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Tips for Caretakers and Loved Ones to Help Aging Adults Have a Happy New Year and Holiday Season


It can be challenging for caretakers and family members to keep older loved ones engaged throughout the holiday season. But with a few tips, you can find meaningful and accessible ways to celebrate this time of year with them.


For many, the holiday season is a time of joy, festivities, and excited anticipation for the year to come. However, this time of year isn't always as enjoyable for senior adults. For the older members of our community, the holidays can be challenging to navigate, especially for those who also live with a disability. Although the potential for loneliness is much higher for older adults in general, the feeling may be exacerbated during occasions that are centered around spending time with family and loved ones.

 

It can be challenging to think of ways to keep older adults who live with limited mobility or need extra assistance to be safely engaged. But with a few tips, you can find meaningful ways to celebrate this time of year with them.


Here are ways that caretakers and loved ones can help lessen the feelings of isolation and loneliness for aging adults so they can enjoy a happy and fulfilling holiday season.


Listen Actively: During the hustle and bustle of the holiday season, carve out dedicated time to talk with your aging loved one. Pick up the phone or set up a video call if distance keeps you apart. Make it a point to actively listen during your conversations, even if the dialogue isn’t always positive. An empathetic and open discussion can help validate and process feelings, lifting their spirits in the process. Let your older loved ones talk about what they are grieving as a way of reflecting and remembering. Try not to be dismissive of that. To help prompt conversations, you can engage in a life review process - an exercise used to help aging adults reflect on their life by finding meaning and uncovering memories.


Simplify Your Time Together: In many instances, the holidays are synonymous with big celebrations, meals, and gift exchanges. But these busy festivities can make some seniors feel overwhelmed and excluded, especially those with disabilities or limited mobility. To help older adults feel included, try celebrating with them on a smaller scale in a more intimate gathering in a quieter place. Share family stories, go through old photo albums, and celebrate their favorite holiday traditions. Even if your loved one is restricted in regard to physical activity, invite them into the spirit of the celebration. Be present for them, encourage them participate, and include them in whatever way they prefer.

 

Plan an Activity: Finding an activity to do with seniors that they will enjoy that also adequately accommodates their physical ability, medical requirements, and mental capacity can take some creativity, but it is well worth it. Here are some ideas:

 

  • Driving tour of lights: A driving tour of lights is a great way to get out and enjoy local decorations. Check local, community sites like NextDoor for maps of the best holiday lights near you and make it a complete evening by coupling the lights viewing with a thermos of hot chocolate and holiday music in the car. Holiday lights typically stay up through New Years, so this is a wonderful option through the end of December.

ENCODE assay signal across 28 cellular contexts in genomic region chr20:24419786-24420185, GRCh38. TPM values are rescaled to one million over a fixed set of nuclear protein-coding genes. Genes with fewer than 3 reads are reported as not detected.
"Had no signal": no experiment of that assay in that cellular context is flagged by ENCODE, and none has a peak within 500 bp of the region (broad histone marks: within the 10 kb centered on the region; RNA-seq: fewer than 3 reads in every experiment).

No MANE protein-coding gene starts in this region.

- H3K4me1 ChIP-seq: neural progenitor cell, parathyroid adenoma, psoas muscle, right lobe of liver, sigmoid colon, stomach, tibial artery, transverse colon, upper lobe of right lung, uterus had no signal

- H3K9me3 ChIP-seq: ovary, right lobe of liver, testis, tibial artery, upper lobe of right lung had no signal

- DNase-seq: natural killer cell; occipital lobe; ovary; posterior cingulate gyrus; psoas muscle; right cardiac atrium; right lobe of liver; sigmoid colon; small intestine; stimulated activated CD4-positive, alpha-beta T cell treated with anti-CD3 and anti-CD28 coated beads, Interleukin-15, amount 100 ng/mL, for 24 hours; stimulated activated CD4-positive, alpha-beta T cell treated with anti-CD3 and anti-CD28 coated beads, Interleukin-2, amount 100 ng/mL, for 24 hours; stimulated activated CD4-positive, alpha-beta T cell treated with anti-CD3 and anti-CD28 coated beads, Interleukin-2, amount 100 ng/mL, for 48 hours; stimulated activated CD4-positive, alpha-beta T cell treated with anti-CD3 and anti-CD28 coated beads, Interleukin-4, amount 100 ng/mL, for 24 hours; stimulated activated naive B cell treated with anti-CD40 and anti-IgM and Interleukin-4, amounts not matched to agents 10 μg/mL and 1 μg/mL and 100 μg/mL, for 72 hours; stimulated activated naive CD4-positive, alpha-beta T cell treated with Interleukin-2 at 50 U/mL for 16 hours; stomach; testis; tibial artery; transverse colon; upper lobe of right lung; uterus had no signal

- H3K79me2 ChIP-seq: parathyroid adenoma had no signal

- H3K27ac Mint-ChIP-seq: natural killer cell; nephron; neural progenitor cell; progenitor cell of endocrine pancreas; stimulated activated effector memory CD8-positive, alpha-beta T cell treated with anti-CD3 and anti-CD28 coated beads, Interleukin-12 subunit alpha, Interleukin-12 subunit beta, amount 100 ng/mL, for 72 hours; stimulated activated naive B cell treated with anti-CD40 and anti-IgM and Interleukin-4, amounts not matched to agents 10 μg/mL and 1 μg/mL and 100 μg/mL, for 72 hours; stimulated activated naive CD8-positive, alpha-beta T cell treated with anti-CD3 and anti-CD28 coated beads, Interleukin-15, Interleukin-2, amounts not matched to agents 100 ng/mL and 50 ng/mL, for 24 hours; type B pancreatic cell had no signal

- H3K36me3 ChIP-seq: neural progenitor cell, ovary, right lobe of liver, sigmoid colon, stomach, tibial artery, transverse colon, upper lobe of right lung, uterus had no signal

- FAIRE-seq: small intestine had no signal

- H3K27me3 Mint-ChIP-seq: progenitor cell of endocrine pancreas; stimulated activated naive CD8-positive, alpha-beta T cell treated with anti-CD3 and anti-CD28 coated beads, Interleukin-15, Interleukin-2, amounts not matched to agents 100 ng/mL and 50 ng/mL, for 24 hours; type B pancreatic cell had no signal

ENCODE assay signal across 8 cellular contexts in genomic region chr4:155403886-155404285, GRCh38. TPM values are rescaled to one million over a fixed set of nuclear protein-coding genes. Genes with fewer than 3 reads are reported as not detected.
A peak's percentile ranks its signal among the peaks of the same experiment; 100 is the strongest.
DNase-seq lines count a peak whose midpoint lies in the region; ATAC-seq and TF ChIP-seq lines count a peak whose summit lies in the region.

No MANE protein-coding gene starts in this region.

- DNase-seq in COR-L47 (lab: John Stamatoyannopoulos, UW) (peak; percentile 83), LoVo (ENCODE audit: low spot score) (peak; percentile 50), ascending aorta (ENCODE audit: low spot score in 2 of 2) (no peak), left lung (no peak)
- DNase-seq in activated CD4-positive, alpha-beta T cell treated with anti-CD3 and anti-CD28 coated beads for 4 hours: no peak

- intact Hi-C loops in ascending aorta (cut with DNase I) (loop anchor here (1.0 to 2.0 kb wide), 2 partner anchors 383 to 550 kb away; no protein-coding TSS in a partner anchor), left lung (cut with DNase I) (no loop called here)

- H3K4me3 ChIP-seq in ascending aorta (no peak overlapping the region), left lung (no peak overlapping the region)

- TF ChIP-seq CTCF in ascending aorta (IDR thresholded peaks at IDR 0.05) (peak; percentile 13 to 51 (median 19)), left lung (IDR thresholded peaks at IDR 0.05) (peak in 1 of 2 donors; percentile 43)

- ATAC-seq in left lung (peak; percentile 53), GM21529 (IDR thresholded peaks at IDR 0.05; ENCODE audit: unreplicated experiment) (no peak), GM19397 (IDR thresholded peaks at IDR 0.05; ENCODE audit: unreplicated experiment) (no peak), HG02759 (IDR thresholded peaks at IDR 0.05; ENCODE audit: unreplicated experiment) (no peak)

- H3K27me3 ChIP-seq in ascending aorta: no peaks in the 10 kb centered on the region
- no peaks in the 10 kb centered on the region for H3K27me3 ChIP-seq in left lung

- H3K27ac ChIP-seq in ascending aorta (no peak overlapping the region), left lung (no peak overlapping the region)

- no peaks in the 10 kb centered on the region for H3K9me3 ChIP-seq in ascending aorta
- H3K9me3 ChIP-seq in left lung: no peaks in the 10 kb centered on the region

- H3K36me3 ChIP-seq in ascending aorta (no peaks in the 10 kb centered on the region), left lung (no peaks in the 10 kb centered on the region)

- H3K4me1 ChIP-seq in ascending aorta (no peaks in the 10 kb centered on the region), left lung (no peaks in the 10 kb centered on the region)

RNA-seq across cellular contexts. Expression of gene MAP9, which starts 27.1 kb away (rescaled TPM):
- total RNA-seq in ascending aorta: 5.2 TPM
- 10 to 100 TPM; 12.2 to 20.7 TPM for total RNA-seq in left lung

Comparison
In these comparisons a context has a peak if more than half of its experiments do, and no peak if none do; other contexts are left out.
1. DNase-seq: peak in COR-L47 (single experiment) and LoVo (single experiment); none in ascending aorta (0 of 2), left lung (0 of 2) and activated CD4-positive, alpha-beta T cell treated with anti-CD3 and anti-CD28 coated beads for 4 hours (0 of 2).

• Watch a movie: If your loved one needs to stay closer to home, plan a movie night with them. Ask them if they have any favorite movies from their past or if they’d like to try something new. Bring them their favorite movie snack and enjoy a quiet and festive night in. If distance keeps you apart, you can watch the same movie in multiple locations and share reactions and memories in real time via a video call. Isn’t technology great?

  • Singing: Music and singing can bring joy, spark memories, and help to create new ones. Gather around a piano, ask someone to play guitar, turn on the radio, or just use whatever you have and enjoy an evening of singing festive songs. Virtual options can work just as well if needed.

  • Bring the celebration to them: If your loved one lives in senior living, bring the festivities to them. Contact a local school and invite their choir to visit the facility and sing for the residents. Ask if any of the students would like to make cards or crafts for residents to be distributed by staff.

 

Celebrating the holiday season with an aging loved one can require a bit of extra time and thought, but hopefully, these suggestions will help you and those you care about to create meaningful memories during the holidays and beyond.

 



About RMHS:


Rocky Mountain Human Services is a nonprofit organization founded in 1992 that connects people with the resources they need to build the lives they choose in their communities. We assist individuals with intellectual and developmental disabilities (I/DD) and veterans who are homeless or at risk of experiencing homelessness. To find out how you can help, please visit RMHS | Denver | Human Services (rmhumanservices.org).


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